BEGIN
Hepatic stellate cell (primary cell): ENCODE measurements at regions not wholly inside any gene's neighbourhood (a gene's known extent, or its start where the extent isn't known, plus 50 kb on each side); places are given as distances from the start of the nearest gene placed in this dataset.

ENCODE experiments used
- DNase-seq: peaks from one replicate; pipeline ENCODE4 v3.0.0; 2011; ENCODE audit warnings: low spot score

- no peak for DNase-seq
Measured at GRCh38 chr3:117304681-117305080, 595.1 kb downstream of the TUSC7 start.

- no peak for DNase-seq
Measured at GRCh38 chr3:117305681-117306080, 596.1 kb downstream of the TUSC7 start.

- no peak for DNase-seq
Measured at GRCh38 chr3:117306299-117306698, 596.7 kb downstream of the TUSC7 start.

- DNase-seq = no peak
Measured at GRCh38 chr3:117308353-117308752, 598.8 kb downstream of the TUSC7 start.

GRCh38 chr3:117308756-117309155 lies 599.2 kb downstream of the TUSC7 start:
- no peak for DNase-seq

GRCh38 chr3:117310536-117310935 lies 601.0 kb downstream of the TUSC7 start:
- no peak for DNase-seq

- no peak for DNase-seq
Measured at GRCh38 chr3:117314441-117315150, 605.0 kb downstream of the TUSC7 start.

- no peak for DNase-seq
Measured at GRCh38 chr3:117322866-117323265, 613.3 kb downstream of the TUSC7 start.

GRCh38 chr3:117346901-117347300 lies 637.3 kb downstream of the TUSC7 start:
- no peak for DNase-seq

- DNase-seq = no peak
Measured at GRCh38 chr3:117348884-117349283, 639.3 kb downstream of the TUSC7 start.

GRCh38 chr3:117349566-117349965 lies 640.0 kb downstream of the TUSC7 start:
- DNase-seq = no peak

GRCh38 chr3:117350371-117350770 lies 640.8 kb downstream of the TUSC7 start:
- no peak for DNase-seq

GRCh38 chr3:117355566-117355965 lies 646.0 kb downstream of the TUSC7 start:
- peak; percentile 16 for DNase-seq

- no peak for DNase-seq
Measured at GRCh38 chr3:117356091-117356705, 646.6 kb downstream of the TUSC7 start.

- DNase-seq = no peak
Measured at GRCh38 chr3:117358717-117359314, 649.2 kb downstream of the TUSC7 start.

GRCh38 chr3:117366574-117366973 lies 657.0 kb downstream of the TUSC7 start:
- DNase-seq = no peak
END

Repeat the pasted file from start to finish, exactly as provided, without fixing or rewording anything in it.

Hepatic stellate cell (primary cell): ENCODE measurements at regions not wholly inside any gene's neighbourhood (a gene's known extent, or its start where the extent isn't known, plus 50 kb on each side); places are given as distances from the start of the nearest gene placed in this dataset.

ENCODE experiments used
- DNase-seq: peaks from one replicate; pipeline ENCODE4 v3.0.0; 2011; ENCODE audit warnings: low spot score

- no peak for DNase-seq
Measured at GRCh38 chr3:117304681-117305080, 595.1 kb downstream of the TUSC7 start.

- no peak for DNase-seq
Measured at GRCh38 chr3:117305681-117306080, 596.1 kb downstream of the TUSC7 start.

- no peak for DNase-seq
Measured at GRCh38 chr3:117306299-117306698, 596.7 kb downstream of the TUSC7 start.

- DNase-seq = no peak
Measured at GRCh38 chr3:117308353-117308752, 598.8 kb downstream of the TUSC7 start.

GRCh38 chr3:117308756-117309155 lies 599.2 kb downstream of the TUSC7 start:
- no peak for DNase-seq

GRCh38 chr3:117310536-117310935 lies 601.0 kb downstream of the TUSC7 start:
- no peak for DNase-seq

- no peak for DNase-seq
Measured at GRCh38 chr3:117314441-117315150, 605.0 kb downstream of the TUSC7 start.

- no peak for DNase-seq
Measured at GRCh38 chr3:117322866-117323265, 613.3 kb downstream of the TUSC7 start.

GRCh38 chr3:117346901-117347300 lies 637.3 kb downstream of the TUSC7 start:
- no peak for DNase-seq

- DNase-seq = no peak
Measured at GRCh38 chr3:117348884-117349283, 639.3 kb downstream of the TUSC7 start.

GRCh38 chr3:117349566-117349965 lies 640.0 kb downstream of the TUSC7 start:
- DNase-seq = no peak

GRCh38 chr3:117350371-117350770 lies 640.8 kb downstream of the TUSC7 start:
- no peak for DNase-seq

GRCh38 chr3:117355566-117355965 lies 646.0 kb downstream of the TUSC7 start:
- peak; percentile 16 for DNase-seq

- no peak for DNase-seq
Measured at GRCh38 chr3:117356091-117356705, 646.6 kb downstream of the TUSC7 start.

- DNase-seq = no peak
Measured at GRCh38 chr3:117358717-117359314, 649.2 kb downstream of the TUSC7 start.

GRCh38 chr3:117366574-117366973 lies 657.0 kb downstream of the TUSC7 start:
- DNase-seq = no peak